1970 Chevelle: Refined Muscle - BIG MUSCLE

Uploaded by drive on 06.12.2012


MIKE MUSTO: On today's episode of "Big Muscle," we're going
to answer the question, can you
over-modernize a muscle car?
If you do-- and your suspension, interior, brakes,
and you do it to a level that's up here, does it take
the actual feel out of the car?
Does it no longer feel like a car you want to drive, but
more of a car you have to drive because you
built it that way?
We're going to look at a 1970 Chevelle.
And it's a great looking car, there's no doubt about it.
But is it going to pique our interest, and is it going to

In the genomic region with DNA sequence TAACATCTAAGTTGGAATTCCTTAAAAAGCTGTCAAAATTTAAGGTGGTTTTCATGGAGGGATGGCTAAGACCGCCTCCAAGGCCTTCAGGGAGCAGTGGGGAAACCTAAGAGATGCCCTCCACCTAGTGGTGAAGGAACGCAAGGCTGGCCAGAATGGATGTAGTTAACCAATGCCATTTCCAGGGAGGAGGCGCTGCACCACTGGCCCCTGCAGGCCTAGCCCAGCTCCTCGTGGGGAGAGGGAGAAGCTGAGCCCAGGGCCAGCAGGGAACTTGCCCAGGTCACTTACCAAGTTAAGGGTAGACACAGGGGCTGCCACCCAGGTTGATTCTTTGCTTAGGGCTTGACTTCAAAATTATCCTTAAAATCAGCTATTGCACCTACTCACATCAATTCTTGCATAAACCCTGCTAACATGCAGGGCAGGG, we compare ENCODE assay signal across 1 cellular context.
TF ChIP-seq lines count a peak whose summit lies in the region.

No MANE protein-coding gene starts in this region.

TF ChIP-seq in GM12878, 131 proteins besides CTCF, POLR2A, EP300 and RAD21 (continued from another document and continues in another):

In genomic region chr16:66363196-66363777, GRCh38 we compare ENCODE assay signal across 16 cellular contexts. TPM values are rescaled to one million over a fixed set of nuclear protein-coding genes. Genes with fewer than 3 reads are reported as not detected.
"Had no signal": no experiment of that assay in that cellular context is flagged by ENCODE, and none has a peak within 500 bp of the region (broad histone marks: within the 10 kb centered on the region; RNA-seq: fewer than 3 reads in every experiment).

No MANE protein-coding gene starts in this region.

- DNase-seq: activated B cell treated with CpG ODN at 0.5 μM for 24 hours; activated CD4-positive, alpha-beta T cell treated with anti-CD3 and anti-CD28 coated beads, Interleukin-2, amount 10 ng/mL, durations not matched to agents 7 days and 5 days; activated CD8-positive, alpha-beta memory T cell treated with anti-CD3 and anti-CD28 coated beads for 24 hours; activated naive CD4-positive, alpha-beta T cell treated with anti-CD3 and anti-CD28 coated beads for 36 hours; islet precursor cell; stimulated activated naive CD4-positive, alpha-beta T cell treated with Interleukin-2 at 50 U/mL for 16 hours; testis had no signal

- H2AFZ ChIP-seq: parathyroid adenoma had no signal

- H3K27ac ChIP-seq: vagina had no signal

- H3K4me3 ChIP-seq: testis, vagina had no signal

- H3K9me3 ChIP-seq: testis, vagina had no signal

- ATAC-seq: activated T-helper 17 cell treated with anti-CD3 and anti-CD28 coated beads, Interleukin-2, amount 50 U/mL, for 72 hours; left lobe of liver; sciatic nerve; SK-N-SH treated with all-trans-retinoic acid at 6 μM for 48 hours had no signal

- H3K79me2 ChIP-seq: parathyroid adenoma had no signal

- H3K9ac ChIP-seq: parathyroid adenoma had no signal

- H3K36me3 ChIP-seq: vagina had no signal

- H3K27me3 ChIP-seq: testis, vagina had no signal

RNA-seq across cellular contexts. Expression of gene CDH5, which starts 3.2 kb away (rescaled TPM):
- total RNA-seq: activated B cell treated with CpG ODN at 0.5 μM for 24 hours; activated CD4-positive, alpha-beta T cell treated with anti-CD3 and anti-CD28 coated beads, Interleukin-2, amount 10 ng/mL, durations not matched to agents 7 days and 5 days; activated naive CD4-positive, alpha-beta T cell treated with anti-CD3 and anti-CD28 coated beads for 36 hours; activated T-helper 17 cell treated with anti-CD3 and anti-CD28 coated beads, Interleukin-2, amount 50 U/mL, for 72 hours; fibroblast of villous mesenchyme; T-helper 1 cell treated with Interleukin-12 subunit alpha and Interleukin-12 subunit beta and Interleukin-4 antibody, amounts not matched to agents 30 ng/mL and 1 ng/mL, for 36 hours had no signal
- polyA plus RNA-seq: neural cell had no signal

get our juices flowing like the other cars we've
driven on this show?
Not really sure yet, but we're going to find out.
So, stay tuned for a cool episode of "Big Muscle."
MARK BACHMAN: Well, this '70 Chevelle is kind of built from
the ground up.
There was nothing but a body shell when I got the car-- a
rusty body shell, at that.
It's got a stroked LS2 in it that's supposed to produce 580
horsepower, 530 pounds of torque.
The car engine was built by a builder in Oceanside who
specializes in high-output Chevy motors.
It's got a 4l65e automatic transmission, a
strange rear end--
that's pretty much how it's powered--
Global West suspension, vintage air conditioning, and
a Wilwood brake, six-piston Wilwoods in the front.
Hydroboost brakes, and then a whole bunch of more
comfort-oriented things.
MIKE MUSTO: So, here we are behind the wheel of Mark
Bachman's 1970 Chevelle, the car that we told you earlier
that we were concerned about.
You see, this is a car that's packed with technology, from